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The most effective way to inspect any roof system, according to the National Roofing Contractors Association, is to start around the perimeter of the roof section, looking closely at the outer edge of the roof section, including edge metals, base flashings, and tie-in details. The next step is to focus on rooftop penetrations, which include curb flashings, pipe penetrations, pitch pockets, and hot stacks.
Finally, the inspector should check the field of the roof system from two different directions because while roughly one-half of roof deficiencies occur at the perimeter of the roof system, 30 percent occur around the penetrations, and 20 percent are associated with the field of the roof system. Experts have determined that focusing attention on the most common potential problem areas will lead to a more accurate inspection.
All roof systems share problems, such as physical damage, cuts, punctures, deteriorated sealants, separated seams, loose or open metal flashings, open coping joints, displaced fasteners, and open transition details. But developing a broad understanding of how various types of roof systems differ will improve the accuracy of the inspection.
Built-up. Since all built-up roof systems rely heavily upon the integrity of the ultraviolet (UV) protection of their surface, inspectors should closely examine the following components:
• Check for gravel displacement, where the surface plies are worn or where plies of the membrane are exposed.
• Check the thickness of the surface coating if the system is a smooth surface built-up roof system, looking for coating voids or deterioration.
• Check for splits in the plies of the system where the felts might be exposed.
• Look for any ridges within the system’s field where the interplay adhesion has been compromised.
• Inspect the edges of rooftop penetrations and associated flashing.
Modified bitumen. Since all modified bitumen roof systems rely heavily upon the integrity of the granule surfacing to provide UV protection, inspectors should check the following items:
• Check for thin or deteriorated sections of granules.
• Check for staining that might indicate pockets of ponding water.
• Note areas of isolated ponding water, since it is extremely detrimental to modified sheets.
• Check for membrane splits.
• Check for open seams in flashing or field of the roof, as well as low or deteriorated pitch pockets.
• Check for vertical displacement on walls.
Single-ply. Since the integrity of the actual single-ply membrane is very rarely affected, the primary focus of this inspection should be small areas where the bond between the different sections of membrane have separated.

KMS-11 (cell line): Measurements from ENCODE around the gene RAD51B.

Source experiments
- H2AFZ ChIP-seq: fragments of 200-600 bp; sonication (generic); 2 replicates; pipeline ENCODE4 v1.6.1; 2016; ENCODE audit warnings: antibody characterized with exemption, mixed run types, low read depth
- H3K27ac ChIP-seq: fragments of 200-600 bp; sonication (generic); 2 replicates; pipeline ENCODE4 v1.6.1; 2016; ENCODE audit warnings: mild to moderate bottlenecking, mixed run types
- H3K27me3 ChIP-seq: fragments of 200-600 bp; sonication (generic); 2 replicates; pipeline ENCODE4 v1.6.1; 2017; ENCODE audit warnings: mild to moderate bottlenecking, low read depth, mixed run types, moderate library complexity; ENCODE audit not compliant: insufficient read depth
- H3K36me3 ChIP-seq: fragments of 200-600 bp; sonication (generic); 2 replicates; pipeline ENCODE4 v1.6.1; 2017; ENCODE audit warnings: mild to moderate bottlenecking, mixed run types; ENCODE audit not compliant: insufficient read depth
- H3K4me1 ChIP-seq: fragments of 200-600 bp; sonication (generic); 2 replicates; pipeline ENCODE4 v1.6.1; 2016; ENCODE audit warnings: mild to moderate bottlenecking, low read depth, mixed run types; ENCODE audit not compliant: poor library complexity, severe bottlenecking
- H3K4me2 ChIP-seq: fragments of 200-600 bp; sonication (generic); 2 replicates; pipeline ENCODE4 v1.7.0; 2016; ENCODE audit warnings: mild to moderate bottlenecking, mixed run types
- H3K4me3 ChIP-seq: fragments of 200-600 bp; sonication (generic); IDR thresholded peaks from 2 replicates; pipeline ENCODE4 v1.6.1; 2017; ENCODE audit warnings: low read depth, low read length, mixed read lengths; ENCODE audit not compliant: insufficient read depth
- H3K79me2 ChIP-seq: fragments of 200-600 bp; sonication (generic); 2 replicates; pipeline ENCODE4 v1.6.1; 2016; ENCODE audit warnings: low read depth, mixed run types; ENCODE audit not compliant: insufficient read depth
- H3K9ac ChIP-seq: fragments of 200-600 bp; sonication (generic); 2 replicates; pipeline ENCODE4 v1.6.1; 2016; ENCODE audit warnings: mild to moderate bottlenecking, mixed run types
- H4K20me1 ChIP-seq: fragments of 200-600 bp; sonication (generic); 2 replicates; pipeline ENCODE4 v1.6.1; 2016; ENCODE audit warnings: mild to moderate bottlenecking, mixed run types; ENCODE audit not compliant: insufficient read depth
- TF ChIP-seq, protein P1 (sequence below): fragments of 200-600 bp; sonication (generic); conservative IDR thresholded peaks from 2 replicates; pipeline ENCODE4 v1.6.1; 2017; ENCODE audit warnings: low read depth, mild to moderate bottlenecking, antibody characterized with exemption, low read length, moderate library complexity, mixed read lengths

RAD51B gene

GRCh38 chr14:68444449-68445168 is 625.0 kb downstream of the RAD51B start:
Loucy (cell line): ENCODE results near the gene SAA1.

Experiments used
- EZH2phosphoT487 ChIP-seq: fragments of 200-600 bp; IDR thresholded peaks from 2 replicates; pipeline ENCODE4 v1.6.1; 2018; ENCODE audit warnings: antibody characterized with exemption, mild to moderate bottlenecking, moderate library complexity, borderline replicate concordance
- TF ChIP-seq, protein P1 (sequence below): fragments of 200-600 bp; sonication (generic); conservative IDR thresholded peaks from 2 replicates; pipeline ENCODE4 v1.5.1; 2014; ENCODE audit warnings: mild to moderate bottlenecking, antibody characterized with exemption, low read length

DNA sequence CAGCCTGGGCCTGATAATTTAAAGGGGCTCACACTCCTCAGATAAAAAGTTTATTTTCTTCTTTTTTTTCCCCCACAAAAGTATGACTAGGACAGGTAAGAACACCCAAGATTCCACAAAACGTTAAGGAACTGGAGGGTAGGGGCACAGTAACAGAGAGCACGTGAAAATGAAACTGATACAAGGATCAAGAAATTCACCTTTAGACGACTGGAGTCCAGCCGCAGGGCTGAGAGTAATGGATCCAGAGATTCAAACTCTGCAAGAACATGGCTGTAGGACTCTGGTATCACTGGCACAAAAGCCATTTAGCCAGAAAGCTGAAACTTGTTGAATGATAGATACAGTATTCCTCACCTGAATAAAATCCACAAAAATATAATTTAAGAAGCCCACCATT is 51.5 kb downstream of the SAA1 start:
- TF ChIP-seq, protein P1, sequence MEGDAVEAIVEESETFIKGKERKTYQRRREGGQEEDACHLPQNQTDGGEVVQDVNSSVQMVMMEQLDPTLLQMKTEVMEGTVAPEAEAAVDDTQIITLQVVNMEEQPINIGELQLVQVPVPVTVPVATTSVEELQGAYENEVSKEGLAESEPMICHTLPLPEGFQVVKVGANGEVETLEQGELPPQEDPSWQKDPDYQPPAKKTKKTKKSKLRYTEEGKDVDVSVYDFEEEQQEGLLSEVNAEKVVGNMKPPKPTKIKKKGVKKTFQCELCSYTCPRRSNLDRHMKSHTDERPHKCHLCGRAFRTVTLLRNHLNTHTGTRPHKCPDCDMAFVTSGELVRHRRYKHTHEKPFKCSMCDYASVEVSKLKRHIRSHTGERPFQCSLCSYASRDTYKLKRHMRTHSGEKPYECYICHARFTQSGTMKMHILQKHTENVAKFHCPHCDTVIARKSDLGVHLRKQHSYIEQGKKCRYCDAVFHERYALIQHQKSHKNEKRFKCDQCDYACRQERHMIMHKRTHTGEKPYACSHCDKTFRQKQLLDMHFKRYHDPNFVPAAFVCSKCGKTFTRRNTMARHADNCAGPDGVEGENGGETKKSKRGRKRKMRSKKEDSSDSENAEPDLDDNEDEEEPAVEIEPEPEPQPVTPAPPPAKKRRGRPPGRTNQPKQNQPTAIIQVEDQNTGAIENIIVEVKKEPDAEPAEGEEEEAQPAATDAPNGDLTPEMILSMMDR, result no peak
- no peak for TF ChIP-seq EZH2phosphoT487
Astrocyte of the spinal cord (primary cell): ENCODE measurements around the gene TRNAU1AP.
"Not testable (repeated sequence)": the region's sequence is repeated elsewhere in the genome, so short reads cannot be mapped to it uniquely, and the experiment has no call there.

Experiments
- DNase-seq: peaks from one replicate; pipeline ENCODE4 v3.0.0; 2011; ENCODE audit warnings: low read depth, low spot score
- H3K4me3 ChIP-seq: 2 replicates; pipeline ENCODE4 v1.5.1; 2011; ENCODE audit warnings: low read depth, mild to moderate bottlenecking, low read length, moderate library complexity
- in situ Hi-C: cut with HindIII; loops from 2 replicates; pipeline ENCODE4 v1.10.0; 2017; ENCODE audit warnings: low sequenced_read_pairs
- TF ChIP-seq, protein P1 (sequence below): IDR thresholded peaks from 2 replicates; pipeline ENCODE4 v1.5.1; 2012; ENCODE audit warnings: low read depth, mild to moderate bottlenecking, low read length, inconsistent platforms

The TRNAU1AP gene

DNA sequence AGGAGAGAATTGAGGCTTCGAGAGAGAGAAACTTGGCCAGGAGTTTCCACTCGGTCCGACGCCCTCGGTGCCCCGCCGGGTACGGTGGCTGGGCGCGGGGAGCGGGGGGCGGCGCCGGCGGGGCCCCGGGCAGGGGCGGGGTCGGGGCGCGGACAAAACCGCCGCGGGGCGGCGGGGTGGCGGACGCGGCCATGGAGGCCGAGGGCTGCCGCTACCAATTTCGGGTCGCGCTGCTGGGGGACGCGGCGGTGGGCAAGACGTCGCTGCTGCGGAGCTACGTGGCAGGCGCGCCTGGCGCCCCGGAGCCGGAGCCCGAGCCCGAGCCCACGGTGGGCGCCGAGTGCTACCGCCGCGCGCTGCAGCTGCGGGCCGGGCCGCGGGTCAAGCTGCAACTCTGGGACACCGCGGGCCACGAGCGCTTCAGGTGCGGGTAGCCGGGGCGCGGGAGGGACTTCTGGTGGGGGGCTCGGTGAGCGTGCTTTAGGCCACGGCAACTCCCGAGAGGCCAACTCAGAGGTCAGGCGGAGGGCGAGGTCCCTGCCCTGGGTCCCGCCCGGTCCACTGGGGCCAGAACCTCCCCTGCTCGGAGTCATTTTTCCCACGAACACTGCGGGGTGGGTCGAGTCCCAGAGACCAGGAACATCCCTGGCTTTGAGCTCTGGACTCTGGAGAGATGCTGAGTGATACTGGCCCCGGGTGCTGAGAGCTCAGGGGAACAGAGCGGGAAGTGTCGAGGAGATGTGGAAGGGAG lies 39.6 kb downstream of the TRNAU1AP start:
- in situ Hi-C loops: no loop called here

EPDM and thermoplastic:
• Check for open seams in the field membrane.
• Check for open seams at edge details and flashings.
• Check for low or deteriorated pitch pockets
• Check for damage to the surface from contaminates or any discharge that could affect the membrane.
• Check for deteriorated flashing sealants.
• Check for bridging or vertical displacement on walls.
• Check for signs of membrane depilated elasticity
• Check for deteriorated exposed edge sealants.
• Check for cold open welds.
• Check for damage along membrane seams.
• Check for debris under the membrane.
The most important part of roof maintenance is having an inspection program in place. Large facilities or multi-facility managers will find a roof asset management program especially invaluable in scheduling inspections, maintenance, and overall budget forecasting. Through proper forecasting, managers can project capital needs well into the future, avoiding unexpected expenditures and delays.
A roof system over a building is a valuable asset, though it is often overlooked. Once a roof starts to fail, the repairs can be costly, and the interruption to the facility can be expensive. By inspecting each roof system regularly and providing for as-needed repairs, managers can extend the service life of the existing roof systems and greatly reduce capital expenditures.
Michael Spach is a roofing and building enclosure specialist with Smith Seckman Reid in Nashville. He has been in the roofing industry for more than 30 years and has worked as a roofing contractor and a roof consultant. He is a registered roofing observer and a certified level 1 infrared thermographer.
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